There’s a Cure for PTSD! Oh, Nevermind, It’s Illegal
When terminal cancer patients would like to use marijuana to ease the nausea from chemo-therapy, the government tells them “Tough shit! Suck it up!”
And now the newest group of patients to get shat on by the government: Soldiers suffering from Post-Traumatic Stress Disorder (PTSD). Ecstasy (MDMA) has been having promising results with PTSD sufferers who weren’t responding to any other treatment.
Oh, too bad. It’s against the law. Next.
Psychiatrists have long been interested in the benefits of Ecstasy. In 1976 a chemist, Alexander Shulgin, tried the drug. He described the effects as: “an easily controlled altered state of consciousness with emotional and sensual overtones.”
He thought the drug would be ideal for psychotherapy because it induces a state of openness and trust, but without the hallucinations. The drug started getting used in couples therapy and for treating anxiety disorders.
But alas, those decadent hippies and ravers started using the drug, and Ecstasy’s reputation turned into a variation on “Reefer Madness” and “Assassin of Youth.” Ecstasy was made illegal in 1985. And that pretty much put the kibosh on any more research into Ecstasy/MDMA.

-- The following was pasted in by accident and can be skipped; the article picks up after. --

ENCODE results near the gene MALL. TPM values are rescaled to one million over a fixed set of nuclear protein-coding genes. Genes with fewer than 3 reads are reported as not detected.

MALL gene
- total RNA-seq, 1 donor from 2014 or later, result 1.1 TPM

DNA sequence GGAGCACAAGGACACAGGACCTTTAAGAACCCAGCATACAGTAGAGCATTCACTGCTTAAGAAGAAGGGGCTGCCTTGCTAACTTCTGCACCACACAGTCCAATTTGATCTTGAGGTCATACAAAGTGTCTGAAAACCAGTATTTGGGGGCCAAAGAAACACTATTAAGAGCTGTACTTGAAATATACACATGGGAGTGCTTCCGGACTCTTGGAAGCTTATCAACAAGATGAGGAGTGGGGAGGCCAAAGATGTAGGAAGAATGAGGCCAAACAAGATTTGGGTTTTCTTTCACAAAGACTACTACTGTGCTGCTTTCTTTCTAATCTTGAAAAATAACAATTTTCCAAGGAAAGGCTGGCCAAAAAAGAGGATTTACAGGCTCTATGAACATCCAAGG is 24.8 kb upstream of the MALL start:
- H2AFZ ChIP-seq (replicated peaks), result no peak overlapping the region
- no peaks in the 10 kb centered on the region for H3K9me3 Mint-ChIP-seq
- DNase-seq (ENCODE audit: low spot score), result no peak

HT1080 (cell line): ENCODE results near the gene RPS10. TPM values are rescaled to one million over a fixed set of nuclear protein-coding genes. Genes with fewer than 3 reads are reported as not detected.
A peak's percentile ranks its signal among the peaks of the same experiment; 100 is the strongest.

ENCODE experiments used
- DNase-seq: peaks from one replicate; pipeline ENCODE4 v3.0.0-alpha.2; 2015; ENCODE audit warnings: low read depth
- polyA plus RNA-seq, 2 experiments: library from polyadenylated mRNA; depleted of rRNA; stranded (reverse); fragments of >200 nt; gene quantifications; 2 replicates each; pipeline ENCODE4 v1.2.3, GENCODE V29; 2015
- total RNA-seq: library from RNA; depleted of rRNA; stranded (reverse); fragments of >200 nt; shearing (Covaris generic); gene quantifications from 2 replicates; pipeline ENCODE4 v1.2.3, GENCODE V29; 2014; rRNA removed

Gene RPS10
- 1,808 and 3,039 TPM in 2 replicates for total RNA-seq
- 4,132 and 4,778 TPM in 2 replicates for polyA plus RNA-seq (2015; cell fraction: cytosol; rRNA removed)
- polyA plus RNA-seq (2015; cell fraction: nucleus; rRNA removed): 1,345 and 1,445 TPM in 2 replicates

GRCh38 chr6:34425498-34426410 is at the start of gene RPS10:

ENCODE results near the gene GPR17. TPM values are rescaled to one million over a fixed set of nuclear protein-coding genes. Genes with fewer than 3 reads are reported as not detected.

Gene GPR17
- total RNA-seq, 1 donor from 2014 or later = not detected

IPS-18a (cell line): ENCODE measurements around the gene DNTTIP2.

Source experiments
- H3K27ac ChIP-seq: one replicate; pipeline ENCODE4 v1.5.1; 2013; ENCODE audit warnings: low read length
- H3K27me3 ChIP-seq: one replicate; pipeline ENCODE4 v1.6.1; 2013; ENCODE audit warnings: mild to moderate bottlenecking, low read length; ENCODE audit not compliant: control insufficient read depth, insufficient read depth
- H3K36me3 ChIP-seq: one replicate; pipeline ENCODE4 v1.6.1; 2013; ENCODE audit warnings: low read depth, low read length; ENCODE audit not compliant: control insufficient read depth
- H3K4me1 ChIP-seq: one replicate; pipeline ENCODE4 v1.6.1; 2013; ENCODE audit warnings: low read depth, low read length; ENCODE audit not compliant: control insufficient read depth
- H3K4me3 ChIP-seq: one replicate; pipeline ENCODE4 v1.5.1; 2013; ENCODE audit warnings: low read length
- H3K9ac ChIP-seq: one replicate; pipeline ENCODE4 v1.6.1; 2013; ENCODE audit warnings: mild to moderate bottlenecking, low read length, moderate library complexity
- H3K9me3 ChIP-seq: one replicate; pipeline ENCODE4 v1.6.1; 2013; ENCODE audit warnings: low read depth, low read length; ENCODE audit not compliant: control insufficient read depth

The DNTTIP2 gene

A psychiatrist, Dr Michael Mithoefer, has been authorized to give Ecstasy to a few — very few — of his worst-off PTSD patients. Dr. Mithoefer thinks the Ecstasy-induced feelings of trust are what sets the drug apart from other treatments. He said:
“Many people with PTSD have a great deal of trouble trusting anybody, especially if they've been betrayed by someone who abused their trust, like a parent or a caregiver. MDMA has this effect of lowering fear and defences. It also allows more compassion for oneself and for others. People can revisit the trauma, feel the original feelings but not be retraumatized, not feel overwhelmed or have to numb out to cope with it.”
All right, that’s enough psychobabble. We have a War on Drugs to fight.
Aside from the legal problems and the social stigma of Ecstasy, the pharmaceutical industry might be another roadblock. If Ecstasy starts getting used more widely, the drug companies could lose millions of dollars in sales of anti-depressants that PTSD patients are currently using. Big Pharm says “Huh Uh.”
cross-posted at Bring It On!